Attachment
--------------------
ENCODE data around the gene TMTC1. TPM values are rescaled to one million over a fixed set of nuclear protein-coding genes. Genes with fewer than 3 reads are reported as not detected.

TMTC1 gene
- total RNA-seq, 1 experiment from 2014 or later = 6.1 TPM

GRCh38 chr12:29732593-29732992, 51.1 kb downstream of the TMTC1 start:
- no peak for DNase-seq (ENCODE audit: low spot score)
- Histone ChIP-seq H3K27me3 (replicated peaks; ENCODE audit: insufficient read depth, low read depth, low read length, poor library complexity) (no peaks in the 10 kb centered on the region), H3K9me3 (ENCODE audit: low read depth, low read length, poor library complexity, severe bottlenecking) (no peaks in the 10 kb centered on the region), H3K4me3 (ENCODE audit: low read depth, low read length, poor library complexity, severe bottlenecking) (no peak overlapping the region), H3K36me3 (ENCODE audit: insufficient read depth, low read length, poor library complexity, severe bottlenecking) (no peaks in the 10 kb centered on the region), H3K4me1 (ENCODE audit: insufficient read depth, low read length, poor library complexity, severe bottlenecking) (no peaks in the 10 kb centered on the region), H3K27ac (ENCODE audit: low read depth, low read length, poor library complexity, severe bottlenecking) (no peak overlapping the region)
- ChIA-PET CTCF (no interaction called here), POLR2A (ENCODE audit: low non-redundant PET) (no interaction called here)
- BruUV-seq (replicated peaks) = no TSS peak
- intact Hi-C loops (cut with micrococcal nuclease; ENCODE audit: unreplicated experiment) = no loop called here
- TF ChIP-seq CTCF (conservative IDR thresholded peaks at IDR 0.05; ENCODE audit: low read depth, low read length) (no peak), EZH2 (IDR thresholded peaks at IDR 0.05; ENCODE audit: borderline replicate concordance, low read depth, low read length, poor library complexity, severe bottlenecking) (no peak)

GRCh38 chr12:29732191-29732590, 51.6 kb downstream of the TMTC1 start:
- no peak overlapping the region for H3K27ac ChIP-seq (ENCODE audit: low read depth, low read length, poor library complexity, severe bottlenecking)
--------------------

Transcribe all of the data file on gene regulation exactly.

ENCODE data around the gene TMTC1. TPM values are rescaled to one million over a fixed set of nuclear protein-coding genes. Genes with fewer than 3 reads are reported as not detected.

TMTC1 gene
- total RNA-seq, 1 experiment from 2014 or later = 6.1 TPM

GRCh38 chr12:29732593-29732992, 51.1 kb downstream of the TMTC1 start:
- no peak for DNase-seq (ENCODE audit: low spot score)
- Histone ChIP-seq H3K27me3 (replicated peaks; ENCODE audit: insufficient read depth, low read depth, low read length, poor library complexity) (no peaks in the 10 kb centered on the region), H3K9me3 (ENCODE audit: low read depth, low read length, poor library complexity, severe bottlenecking) (no peaks in the 10 kb centered on the region), H3K4me3 (ENCODE audit: low read depth, low read length, poor library complexity, severe bottlenecking) (no peak overlapping the region), H3K36me3 (ENCODE audit: insufficient read depth, low read length, poor library complexity, severe bottlenecking) (no peaks in the 10 kb centered on the region), H3K4me1 (ENCODE audit: insufficient read depth, low read length, poor library complexity, severe bottlenecking) (no peaks in the 10 kb centered on the region), H3K27ac (ENCODE audit: low read depth, low read length, poor library complexity, severe bottlenecking) (no peak overlapping the region)
- ChIA-PET CTCF (no interaction called here), POLR2A (ENCODE audit: low non-redundant PET) (no interaction called here)
- BruUV-seq (replicated peaks) = no TSS peak
- intact Hi-C loops (cut with micrococcal nuclease; ENCODE audit: unreplicated experiment) = no loop called here
- TF ChIP-seq CTCF (conservative IDR thresholded peaks at IDR 0.05; ENCODE audit: low read depth, low read length) (no peak), EZH2 (IDR thresholded peaks at IDR 0.05; ENCODE audit: borderline replicate concordance, low read depth, low read length, poor library complexity, severe bottlenecking) (no peak)

GRCh38 chr12:29732191-29732590, 51.6 kb downstream of the TMTC1 start:
- no peak overlapping the region for H3K27ac ChIP-seq (ENCODE audit: low read depth, low read length, poor library complexity, severe bottlenecking)